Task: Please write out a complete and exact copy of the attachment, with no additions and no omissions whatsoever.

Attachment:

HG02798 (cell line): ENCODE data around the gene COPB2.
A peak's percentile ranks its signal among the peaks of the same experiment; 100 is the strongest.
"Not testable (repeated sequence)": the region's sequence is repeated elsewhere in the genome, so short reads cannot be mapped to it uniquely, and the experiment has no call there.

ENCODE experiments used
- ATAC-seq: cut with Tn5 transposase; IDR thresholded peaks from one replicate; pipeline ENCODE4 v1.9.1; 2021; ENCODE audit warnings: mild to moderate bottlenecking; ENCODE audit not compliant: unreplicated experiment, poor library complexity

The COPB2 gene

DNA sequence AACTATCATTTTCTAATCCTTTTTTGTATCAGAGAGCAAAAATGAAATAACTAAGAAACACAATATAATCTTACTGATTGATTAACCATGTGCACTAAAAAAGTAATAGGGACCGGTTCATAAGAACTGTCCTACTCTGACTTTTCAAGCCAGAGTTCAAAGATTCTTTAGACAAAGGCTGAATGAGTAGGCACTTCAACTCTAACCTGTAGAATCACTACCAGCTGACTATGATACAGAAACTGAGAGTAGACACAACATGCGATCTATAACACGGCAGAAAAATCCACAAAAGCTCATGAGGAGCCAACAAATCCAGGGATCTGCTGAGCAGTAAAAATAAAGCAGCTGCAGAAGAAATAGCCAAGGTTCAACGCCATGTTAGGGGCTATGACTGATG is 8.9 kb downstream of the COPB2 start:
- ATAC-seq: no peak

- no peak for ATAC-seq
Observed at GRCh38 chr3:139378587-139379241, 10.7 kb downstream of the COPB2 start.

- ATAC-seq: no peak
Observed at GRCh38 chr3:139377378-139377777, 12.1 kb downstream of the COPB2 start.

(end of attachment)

HG02798 (cell line): ENCODE data around the gene COPB2.
A peak's percentile ranks its signal among the peaks of the same experiment; 100 is the strongest.
"Not testable (repeated sequence)": the region's sequence is repeated elsewhere in the genome, so short reads cannot be mapped to it uniquely, and the experiment has no call there.

ENCODE experiments used
- ATAC-seq: cut with Tn5 transposase; IDR thresholded peaks from one replicate; pipeline ENCODE4 v1.9.1; 2021; ENCODE audit warnings: mild to moderate bottlenecking; ENCODE audit not compliant: unreplicated experiment, poor library complexity

The COPB2 gene

DNA sequence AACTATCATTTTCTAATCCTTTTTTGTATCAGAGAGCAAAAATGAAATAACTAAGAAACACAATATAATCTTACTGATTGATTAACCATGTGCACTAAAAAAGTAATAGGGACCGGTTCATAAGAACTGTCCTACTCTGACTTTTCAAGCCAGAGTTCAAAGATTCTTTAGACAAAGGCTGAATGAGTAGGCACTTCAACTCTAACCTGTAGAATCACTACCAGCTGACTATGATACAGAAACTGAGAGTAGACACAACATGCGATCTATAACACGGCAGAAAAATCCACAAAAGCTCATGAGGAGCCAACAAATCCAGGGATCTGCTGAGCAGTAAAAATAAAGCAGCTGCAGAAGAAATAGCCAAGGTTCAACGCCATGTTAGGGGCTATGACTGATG is 8.9 kb downstream of the COPB2 start:
- ATAC-seq: no peak

- no peak for ATAC-seq
Observed at GRCh38 chr3:139378587-139379241, 10.7 kb downstream of the COPB2 start.

- ATAC-seq: no peak
Observed at GRCh38 chr3:139377378-139377777, 12.1 kb downstream of the COPB2 start.